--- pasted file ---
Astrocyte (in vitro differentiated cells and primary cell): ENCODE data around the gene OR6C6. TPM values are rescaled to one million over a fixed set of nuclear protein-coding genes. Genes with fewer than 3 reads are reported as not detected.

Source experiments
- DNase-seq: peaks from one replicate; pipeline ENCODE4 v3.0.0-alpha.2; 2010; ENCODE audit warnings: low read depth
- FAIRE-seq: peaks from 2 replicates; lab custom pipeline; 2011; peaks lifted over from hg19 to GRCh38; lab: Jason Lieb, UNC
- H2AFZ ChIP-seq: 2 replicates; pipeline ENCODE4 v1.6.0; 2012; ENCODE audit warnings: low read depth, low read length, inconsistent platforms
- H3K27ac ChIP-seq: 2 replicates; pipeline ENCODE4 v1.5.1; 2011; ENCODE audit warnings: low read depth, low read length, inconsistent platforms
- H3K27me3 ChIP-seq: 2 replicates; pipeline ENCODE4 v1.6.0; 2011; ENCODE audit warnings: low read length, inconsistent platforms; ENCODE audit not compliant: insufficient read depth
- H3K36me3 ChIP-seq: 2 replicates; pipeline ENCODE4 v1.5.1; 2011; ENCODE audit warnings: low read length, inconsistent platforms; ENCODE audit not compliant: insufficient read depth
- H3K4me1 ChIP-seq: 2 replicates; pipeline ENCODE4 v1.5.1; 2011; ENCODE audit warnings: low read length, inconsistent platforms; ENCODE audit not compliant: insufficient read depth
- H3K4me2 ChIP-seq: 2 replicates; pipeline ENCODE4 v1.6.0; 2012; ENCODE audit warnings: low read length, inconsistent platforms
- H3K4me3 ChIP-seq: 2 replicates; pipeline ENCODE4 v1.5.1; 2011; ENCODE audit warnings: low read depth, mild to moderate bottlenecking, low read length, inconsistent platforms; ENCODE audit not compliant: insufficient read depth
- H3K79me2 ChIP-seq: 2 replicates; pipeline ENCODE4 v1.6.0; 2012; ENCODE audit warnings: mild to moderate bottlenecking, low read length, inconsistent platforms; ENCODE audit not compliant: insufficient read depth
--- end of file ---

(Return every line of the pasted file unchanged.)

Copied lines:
Astrocyte (in vitro differentiated cells and primary cell): ENCODE data around the gene OR6C6. TPM values are rescaled to one million over a fixed set of nuclear protein-coding genes. Genes with fewer than 3 reads are reported as not detected.

Source experiments
- DNase-seq: peaks from one replicate; pipeline ENCODE4 v3.0.0-alpha.2; 2010; ENCODE audit warnings: low read depth
- FAIRE-seq: peaks from 2 replicates; lab custom pipeline; 2011; peaks lifted over from hg19 to GRCh38; lab: Jason Lieb, UNC
- H2AFZ ChIP-seq: 2 replicates; pipeline ENCODE4 v1.6.0; 2012; ENCODE audit warnings: low read depth, low read length, inconsistent platforms
- H3K27ac ChIP-seq: 2 replicates; pipeline ENCODE4 v1.5.1; 2011; ENCODE audit warnings: low read depth, low read length, inconsistent platforms
- H3K27me3 ChIP-seq: 2 replicates; pipeline ENCODE4 v1.6.0; 2011; ENCODE audit warnings: low read length, inconsistent platforms; ENCODE audit not compliant: insufficient read depth
- H3K36me3 ChIP-seq: 2 replicates; pipeline ENCODE4 v1.5.1; 2011; ENCODE audit warnings: low read length, inconsistent platforms; ENCODE audit not compliant: insufficient read depth
- H3K4me1 ChIP-seq: 2 replicates; pipeline ENCODE4 v1.5.1; 2011; ENCODE audit warnings: low read length, inconsistent platforms; ENCODE audit not compliant: insufficient read depth
- H3K4me2 ChIP-seq: 2 replicates; pipeline ENCODE4 v1.6.0; 2012; ENCODE audit warnings: low read length, inconsistent platforms
- H3K4me3 ChIP-seq: 2 replicates; pipeline ENCODE4 v1.5.1; 2011; ENCODE audit warnings: low read depth, mild to moderate bottlenecking, low read length, inconsistent platforms; ENCODE audit not compliant: insufficient read depth
- H3K79me2 ChIP-seq: 2 replicates; pipeline ENCODE4 v1.6.0; 2012; ENCODE audit warnings: mild to moderate bottlenecking, low read length, inconsistent platforms; ENCODE audit not compliant: insufficient read depth